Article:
Owning a horse – three different types of compensation claim

by Tim Bishop on January 15, 2014

I have had an accident whilst riding can I claim compensation?

If you have experienced a horse riding accident, which was caused by someone else’s negligence, then you may be entitled to claim compensation for your injuries. In order to establish a 3rd party’s negligence you must show that the 3rd party owed you a duty of care, which they breached, thus causing you an injury.

In England and Wales there is a standard limit of three years in which a personal injury claim must be made. If legal proceedings are not started within these three years then you become unable to do so as the case is ‘barred’.

In order to bring an accident compensation claim you should seek the services of a personal injury solicitor, experienced in equine injuries, as soon as possible. Many accident Claire cases are now taken on as no win no fee cases. This means that the solicitor will only take on your case if they feel there is a high chance of success. No win no fee essentially means that the solicitor will not charge you for his/her legal fees if you lose the claim. If you win, the fees will either be deducted from your compensation award or more likely will be claimed from the other side.

A rider has had an accident during a lesson at my riding school, could I be liable for compensation?

As the owner of a riding school you are under a duty of care to those who pay you for lessons or hacks. Your duty of care towards them includes things such as ensuring that the horses you provide are suitable for the level of experience the rider has, and that riders are accompanied by teachers or guides at all times.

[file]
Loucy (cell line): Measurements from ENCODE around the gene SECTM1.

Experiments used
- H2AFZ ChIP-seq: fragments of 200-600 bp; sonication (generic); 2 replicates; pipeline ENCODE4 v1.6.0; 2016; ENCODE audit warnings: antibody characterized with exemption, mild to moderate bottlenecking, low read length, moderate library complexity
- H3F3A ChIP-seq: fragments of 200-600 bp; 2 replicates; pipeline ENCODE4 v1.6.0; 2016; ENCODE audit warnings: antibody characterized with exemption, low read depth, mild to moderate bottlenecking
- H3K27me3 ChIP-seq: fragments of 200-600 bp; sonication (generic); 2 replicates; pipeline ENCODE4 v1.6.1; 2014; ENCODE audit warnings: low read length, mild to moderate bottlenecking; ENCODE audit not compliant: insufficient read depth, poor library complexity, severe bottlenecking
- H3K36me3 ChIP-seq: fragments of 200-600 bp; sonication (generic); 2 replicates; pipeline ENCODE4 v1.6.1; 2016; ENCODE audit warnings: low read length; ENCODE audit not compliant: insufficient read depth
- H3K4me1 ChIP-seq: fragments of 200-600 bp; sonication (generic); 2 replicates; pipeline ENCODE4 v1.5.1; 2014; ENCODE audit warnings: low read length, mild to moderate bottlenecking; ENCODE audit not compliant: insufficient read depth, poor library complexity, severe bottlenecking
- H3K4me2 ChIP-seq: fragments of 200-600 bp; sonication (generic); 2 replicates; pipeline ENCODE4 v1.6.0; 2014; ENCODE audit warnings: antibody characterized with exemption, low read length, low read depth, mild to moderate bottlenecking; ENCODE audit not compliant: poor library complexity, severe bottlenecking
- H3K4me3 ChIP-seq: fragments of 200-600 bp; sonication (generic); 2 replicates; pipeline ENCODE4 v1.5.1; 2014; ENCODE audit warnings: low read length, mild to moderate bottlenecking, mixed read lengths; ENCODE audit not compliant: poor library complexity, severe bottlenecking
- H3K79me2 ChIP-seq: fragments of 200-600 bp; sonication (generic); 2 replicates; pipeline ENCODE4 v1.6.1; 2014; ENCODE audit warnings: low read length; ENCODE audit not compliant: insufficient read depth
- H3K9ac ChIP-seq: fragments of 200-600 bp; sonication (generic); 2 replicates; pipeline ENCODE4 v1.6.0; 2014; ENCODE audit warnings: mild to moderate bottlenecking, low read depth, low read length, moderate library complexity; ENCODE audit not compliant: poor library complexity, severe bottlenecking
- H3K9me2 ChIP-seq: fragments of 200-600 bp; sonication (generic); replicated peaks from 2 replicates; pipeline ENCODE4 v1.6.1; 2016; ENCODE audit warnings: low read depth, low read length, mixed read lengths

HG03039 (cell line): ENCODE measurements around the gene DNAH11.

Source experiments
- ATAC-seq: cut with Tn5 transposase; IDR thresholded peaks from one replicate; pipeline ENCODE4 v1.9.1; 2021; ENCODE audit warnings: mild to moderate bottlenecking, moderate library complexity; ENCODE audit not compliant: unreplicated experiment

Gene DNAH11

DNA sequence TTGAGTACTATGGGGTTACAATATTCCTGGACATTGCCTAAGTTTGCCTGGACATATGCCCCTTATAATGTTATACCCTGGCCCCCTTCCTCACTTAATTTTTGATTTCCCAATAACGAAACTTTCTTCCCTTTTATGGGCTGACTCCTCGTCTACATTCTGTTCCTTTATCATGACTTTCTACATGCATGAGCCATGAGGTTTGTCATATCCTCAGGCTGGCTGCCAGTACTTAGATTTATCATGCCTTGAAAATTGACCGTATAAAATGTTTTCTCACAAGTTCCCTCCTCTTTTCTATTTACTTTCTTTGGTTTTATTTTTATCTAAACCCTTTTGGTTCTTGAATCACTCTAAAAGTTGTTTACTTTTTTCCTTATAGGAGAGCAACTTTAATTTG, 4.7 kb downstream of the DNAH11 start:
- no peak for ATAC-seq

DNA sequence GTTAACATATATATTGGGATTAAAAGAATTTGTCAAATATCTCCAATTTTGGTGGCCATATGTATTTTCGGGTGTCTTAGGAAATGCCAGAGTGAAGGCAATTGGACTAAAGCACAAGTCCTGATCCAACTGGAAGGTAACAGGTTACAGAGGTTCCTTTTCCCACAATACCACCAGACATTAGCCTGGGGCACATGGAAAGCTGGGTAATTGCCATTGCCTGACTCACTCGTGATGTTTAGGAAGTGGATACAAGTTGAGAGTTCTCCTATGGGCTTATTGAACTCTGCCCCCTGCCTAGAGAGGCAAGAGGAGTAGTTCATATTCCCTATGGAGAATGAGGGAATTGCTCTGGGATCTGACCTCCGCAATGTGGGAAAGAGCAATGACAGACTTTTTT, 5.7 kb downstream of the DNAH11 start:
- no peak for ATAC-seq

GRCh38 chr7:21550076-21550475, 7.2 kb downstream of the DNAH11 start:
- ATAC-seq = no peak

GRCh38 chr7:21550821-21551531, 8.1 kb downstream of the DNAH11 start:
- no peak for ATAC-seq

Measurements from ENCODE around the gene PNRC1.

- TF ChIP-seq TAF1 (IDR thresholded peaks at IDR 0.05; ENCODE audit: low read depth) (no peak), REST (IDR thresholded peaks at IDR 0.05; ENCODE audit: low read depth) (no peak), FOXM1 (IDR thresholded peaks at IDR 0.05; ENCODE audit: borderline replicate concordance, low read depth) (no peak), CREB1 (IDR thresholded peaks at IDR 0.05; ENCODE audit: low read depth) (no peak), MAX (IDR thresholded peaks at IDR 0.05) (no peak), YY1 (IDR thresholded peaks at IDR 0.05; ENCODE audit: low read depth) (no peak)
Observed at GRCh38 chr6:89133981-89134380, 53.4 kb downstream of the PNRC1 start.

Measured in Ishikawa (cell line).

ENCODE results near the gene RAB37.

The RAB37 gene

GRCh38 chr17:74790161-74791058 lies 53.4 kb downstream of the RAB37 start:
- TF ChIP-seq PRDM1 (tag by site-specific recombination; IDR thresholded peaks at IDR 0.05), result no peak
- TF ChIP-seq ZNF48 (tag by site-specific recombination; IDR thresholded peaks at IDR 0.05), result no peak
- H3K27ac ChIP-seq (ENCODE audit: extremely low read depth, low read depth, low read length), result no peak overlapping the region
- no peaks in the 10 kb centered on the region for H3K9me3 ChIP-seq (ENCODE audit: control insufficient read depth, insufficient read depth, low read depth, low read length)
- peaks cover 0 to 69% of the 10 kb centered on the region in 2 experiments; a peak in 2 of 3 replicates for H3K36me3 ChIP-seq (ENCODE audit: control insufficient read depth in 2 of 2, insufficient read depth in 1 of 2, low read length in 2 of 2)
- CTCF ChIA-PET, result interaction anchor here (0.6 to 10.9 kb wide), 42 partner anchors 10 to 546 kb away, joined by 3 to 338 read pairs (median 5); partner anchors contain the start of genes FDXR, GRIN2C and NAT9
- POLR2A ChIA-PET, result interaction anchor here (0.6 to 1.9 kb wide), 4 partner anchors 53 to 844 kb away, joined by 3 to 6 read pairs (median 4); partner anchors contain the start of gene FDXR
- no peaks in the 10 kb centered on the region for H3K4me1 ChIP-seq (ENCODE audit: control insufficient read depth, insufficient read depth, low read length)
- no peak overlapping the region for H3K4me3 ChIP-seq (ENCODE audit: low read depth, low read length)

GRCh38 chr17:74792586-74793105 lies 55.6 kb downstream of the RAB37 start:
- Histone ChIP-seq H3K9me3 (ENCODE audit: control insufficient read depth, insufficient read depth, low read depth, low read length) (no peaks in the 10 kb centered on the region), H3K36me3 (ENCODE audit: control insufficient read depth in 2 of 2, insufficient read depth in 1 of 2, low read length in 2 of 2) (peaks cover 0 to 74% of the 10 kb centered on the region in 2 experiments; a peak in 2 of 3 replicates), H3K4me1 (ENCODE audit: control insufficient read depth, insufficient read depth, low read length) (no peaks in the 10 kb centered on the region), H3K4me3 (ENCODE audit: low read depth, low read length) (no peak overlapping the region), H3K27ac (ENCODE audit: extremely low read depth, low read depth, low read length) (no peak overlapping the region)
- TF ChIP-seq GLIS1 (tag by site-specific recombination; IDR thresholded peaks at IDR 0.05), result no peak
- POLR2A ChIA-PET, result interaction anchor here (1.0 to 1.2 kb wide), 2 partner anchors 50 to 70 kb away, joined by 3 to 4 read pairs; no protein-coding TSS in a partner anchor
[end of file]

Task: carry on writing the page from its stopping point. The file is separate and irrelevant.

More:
However, in order for a successful accident compensation claim to be brought against you, the victim must show that you have breached your duty of care, and that this failure caused their injury. If the accident occurred due to reasons completely out of your control, then it is possible that you may not be liable. Other aspects such as contributory negligence[ i.e. the extent to which the injured party was responsible for their own accident] will also be considered.

As an owner of a riding school you should be in possession of insurance, which should cover you for damages if someone has suffered an injury whilst using your riding school You must be aware however that if your insurance company feels that the incident was caused purely by accident and you were not negligent, they may refuse to pay out.

I believe my vet mistreated my horse – can I claim for compensation for its hurt and suffering?

A vet is under a duty of care to treat animals with the level of reasonable care and skill as would be expected from another member of the same profession. Therefore if you feel that your vet has given your horse sub-standard treatment, you may have a grounds for a claim for veterinary negligence.

In order to show veterinary negligence you must be able to prove that your vet breached his duty of care and because of this breach your horse suffered unnecessary pain and suffering. It may also be the case that in addition to the horse’s suffering you have experienced financial loss, which may include the cost of medical treatment, as a direct result of this breach.

Before commencing proceedings against your vet, you should always seek special legal advice to ensure that you have a case that is worth pursuing.

Tim Bishop is senior partner of Salisbury Solicitors, Bonallack and Bishop, specialists in medical negligence and accident compensation claims. Contact them on 01722 422300 or click here to visit their website.


Tim Bishop

Tim Bishop

Senior Partner at Bonallack and Bishop
Having qualified as a Solicitor in 1986, Tim Bishop is a legal entrepreneur who owns leading law firm Bonallack & Bishop Solicitors. Find out why you should choose Bonallack & Bishop Solicitors: Visit
Tim Bishop

Previous post:

Next post: